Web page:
On the model - i used a hidden sphere as a child of the model to provide the Radius needed for the rolling. If you move either x or z position on the model, it will roll...BUT if you roll past 74mm in either direction, the radius is no longer correct and the model floats in the air. I cannot manually lower the Y position because thats controlled by the Expresso formula. If i move both x and z positions then the model appears to be flying more than its on the ground.
i even started looking into the mathematics of rolling elipses but my brain just melted!
Dr. Sassi last edited by
When I saw the images, I thought first of a loudspeaker with a big magnet. In other words, a Center of Gravity needs to be addressed, which I have too little information about.
Anyway, the key is to use the Dynamic here (!) as a reference, but I believe that your intentions to art direct it will overwrite this. I can't speak for you, nor do I even have any idea about your background, But after using Dynamic systems in Cinema 4D in my third decade, well, shy in the third, I have discussed this so many times that I tend to feel like a broken record: The reference, best taken from the real object if possible, and then animate manually has more advantages than one might think. Yes, with thousands of objects, I would not even remotely suggest this, but with one? My tendency is high to do so.
Another observation that I like to share, and I do this in a forum, so forgive me if you know all of that: We all (IMHO) want to see something as long as we need to understand it or we enjoy it. The one take that has it all is often not needed nor wanted. Again, I have no idea about your storyboard here, but a cut allows you to set another parent to the object, and the motion is more accessible to set with the new one. If done well, all edits together might leave most of the audience missing that there was a cut. With clever camera moves and cut-in motion, it melts into one impression.
Long answer short, I have no idea other than what is called "tech" in the file above or the text so far here that could benefit you more. Keyframes can be set, and the amount they will be used during the dynamic calculation can be animated by themself. If done well, it looks great, but chances are that the animated influence leaves doubt in the resulting motion.
All the best
Loudspeaker is actually a pretty good description of the shape. The only problem i have with it is i cannot use it as the only reference model is too brittle - its not a production sample, so filming it action is awkward.
I have also come to the conclusion that manual animation is thre way forward - after two days trying everything i could think of and getting nowhere, its time to just get it done!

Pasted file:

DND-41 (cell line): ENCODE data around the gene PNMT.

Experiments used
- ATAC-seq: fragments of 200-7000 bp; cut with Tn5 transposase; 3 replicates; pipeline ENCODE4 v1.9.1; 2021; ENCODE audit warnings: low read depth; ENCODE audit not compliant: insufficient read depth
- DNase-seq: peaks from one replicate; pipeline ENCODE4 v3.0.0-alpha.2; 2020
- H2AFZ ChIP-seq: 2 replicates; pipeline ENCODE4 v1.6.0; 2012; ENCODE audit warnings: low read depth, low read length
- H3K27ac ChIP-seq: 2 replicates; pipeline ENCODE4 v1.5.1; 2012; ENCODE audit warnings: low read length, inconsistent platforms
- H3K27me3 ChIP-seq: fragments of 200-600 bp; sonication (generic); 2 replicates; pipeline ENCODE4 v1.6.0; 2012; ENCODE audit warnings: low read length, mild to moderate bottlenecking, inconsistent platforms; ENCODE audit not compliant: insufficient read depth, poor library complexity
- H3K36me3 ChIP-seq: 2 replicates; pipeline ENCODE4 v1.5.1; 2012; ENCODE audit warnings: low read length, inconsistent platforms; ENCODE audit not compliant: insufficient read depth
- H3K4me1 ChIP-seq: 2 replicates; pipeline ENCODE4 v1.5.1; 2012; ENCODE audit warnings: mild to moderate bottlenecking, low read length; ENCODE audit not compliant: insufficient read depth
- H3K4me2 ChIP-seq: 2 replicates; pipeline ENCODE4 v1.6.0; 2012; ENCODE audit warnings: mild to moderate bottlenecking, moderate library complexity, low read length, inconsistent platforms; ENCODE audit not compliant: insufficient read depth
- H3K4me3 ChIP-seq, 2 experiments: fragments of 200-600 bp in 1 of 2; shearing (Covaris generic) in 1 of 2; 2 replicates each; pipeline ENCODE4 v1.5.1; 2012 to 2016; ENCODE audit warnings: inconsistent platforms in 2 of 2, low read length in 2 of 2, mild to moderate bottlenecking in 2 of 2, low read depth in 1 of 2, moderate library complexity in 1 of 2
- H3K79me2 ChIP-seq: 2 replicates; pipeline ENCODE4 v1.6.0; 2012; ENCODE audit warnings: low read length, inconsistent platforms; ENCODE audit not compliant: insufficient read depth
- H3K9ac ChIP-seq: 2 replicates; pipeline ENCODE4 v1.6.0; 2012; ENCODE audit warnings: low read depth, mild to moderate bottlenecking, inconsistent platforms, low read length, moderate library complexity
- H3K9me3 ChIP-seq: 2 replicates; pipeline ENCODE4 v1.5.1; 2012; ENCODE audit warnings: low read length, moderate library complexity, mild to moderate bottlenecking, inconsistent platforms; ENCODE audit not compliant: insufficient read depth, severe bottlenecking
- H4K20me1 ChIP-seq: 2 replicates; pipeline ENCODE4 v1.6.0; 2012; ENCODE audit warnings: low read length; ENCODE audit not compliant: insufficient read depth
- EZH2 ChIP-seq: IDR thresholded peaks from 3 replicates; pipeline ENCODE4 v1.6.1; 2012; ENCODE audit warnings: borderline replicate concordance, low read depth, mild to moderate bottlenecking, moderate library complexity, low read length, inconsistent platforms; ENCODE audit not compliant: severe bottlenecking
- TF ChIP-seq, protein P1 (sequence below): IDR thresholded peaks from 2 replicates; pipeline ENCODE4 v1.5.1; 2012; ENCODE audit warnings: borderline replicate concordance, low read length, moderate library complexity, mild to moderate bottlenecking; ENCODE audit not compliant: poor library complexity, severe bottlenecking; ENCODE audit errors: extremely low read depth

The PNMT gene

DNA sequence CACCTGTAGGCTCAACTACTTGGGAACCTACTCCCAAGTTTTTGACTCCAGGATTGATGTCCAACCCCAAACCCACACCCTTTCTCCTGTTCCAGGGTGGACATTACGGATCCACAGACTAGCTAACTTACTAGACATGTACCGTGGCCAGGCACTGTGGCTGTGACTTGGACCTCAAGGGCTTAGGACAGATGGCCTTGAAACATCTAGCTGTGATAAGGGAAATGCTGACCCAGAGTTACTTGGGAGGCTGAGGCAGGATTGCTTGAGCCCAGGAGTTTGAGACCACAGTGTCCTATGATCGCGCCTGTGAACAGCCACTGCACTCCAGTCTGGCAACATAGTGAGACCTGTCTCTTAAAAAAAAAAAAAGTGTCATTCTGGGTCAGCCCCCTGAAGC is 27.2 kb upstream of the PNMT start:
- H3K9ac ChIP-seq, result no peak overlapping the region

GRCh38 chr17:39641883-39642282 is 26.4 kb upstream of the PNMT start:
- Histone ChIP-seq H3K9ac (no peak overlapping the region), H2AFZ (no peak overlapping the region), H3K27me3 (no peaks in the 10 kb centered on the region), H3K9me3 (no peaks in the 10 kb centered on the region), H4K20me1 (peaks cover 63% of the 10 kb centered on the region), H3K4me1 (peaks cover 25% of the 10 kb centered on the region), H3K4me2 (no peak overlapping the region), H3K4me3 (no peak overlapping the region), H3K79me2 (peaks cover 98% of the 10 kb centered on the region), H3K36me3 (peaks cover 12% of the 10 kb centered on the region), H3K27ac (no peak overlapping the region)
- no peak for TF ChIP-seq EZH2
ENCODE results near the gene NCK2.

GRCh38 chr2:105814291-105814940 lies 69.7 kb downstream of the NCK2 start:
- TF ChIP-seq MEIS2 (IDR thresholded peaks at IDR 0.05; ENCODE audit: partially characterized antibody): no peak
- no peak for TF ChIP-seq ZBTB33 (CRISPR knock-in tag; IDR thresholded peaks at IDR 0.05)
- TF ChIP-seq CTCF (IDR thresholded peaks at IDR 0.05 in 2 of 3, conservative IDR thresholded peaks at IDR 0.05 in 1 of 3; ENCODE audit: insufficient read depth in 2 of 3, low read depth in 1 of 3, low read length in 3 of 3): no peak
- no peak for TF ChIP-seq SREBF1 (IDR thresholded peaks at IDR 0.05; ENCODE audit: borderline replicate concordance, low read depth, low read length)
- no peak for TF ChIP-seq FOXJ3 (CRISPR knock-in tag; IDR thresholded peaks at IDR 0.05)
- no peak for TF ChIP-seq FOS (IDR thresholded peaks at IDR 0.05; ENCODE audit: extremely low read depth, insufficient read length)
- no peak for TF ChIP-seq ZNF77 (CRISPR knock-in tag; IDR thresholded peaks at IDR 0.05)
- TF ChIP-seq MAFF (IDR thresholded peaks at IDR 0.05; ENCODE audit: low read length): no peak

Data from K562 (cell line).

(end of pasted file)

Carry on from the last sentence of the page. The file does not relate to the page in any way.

I understand better than most what you mean about cuts - i've been a pro video editor for nearly 4 decades! 3d is just something i use to expand my abilities when i get the chance.
thanks for all your help, Sassi...i owe you a beer!
Dr. Sassi last edited by
Perhaps use an old Soup-bowl for some tests
In editing, like in many other arts, you find a rhythm and a structure to tell a story.
In rotoscoping, one needs to find where one motion or the direction it changes to move around without too many manual adjustments.
In animation, both of the above are combined, and one or the other is used to find the "Key-Frames" that will define the main motion, which might be a bit counterintuitive, as the change of something is the key here.
Go back a few steps, and we will discuss the storyboard: which is the smallest number of images needed to illustrate the flow of the story so a team can reproduce it on set?
I assume that sounds very familiar to you.
Or, as a friend of mine coined it around 15 years ago before you start any action, try to say it out loud in one sentence what you like to do.
All of that separates each motion into sub-sequences. Each of these could have key points that stick out like a stop initially, but each individual motion could be based on a few Nulls that create a hierarchy of movements and compose the subsequence with just a few timeline entries. Those subsequences could be visible only briefly, then another rig or setup takes place and continues the motion. In other words, define each subsequence. Or Take it if that sounds more familiar.
(A rig could be a parent null that cares only about the position, the next one about the orientation, and a third one defines the rotation, etc.)
When these subsequences are done, you render a preview and take nodes.
If that flows in the way you like, put an object into sync with the positions and motions you have found.
Yes, the object you have is not a simple one to animate believably. Like any craft, it needs training and experience. Similar to that is the editing of a movie, experience and storytelling-IQ shows up heavily in the result; there is no shortcut. In other words, allow yourself some time.
My best wishes for your project